Demise of a Barn Owl

Friends of mine on the coast have a large garden and goats. Two nights ago they found this little barn owl dead in the goat yard. They’re pretty sure it was the work of a Great Horned Owl, a much larger (and territorial) owl. A raccoon got at it last night, and someone had taken the wings, and they were going to bury the remains. So I grabbed it. Look at those claws!

These are beautiful creatures, with a white face mask outlined with a heart-shaped ring of dark feathers (lower part of which you see here). I’m going to render the skull (boiling to remove flesh, immerse in ammonia for 10 days, clean some more, then in strong (35%) hydrogen peroxide to whiten).

7 Responses to Demise of a Barn Owl

  1. Anonymous says:

    Lloyd,
    Here is an Eagle Owl coming at you at 1000 per second http://www.dogwork.com/owfo8/

    Joe

  2. The youngest daughter and I can go out to an enormous vineyard nearby, and as dusk turns into darkness, the barn owls fly out of a nearby eucalyptus grove and down to a well lit yard in the middle of the vineyard, which attracts most of the insects in the area. One evening we counted 27 owls going over our heads, in perfect silence.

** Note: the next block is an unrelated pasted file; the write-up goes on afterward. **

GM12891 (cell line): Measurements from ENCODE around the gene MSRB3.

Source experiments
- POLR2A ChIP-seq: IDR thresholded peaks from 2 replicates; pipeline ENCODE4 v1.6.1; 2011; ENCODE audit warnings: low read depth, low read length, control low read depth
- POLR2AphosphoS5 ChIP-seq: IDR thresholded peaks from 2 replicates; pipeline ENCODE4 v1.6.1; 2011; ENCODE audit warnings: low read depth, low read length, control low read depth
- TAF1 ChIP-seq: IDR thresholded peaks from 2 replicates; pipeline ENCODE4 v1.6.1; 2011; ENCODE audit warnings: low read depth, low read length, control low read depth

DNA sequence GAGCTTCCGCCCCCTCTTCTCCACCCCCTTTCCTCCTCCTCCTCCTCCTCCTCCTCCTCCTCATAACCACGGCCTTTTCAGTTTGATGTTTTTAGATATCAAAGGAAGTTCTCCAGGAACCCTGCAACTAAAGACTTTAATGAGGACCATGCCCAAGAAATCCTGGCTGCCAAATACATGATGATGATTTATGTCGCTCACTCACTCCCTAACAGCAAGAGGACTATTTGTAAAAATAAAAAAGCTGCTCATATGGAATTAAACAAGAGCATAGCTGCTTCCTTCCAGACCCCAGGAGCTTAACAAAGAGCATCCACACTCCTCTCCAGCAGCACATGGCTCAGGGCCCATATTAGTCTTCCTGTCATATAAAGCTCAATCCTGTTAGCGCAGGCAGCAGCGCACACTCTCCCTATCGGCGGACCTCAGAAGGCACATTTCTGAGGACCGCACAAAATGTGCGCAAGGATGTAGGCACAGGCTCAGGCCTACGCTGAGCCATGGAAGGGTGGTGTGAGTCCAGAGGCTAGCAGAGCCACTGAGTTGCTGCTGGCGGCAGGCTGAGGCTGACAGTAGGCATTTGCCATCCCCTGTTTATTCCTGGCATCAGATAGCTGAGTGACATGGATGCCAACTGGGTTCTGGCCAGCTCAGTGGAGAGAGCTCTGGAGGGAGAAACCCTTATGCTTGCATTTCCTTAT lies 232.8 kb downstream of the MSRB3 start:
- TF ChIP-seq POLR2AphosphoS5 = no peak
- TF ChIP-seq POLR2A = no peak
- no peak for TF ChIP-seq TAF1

3. Lloyd Kahn says:

    Just remembered my post of about 5 years ago on an evening conversation I had with owls. At bottom of this long post: http://shltr.net/owltalk

  4. Lloyd Kahn says:

    c w: 27 silent owls, wow! "…Owls are lightweight and have a large wing area, which gives them a buoyant, effortless flight, and eliminates the need for noisy wing flapping. Owl feathers have special modifications that allow silent flight. Their flight feathers are long, soft, and tapered to further reduce sound.…" http://shltr.net/owlfeathers.

  5. Anonymous says:

    how did your bones turn out?

  6. Lloyd Kahn says:

    Have not processed them yet. (In freezer.)

  7. Anonymous says:

    thanks for sharing.

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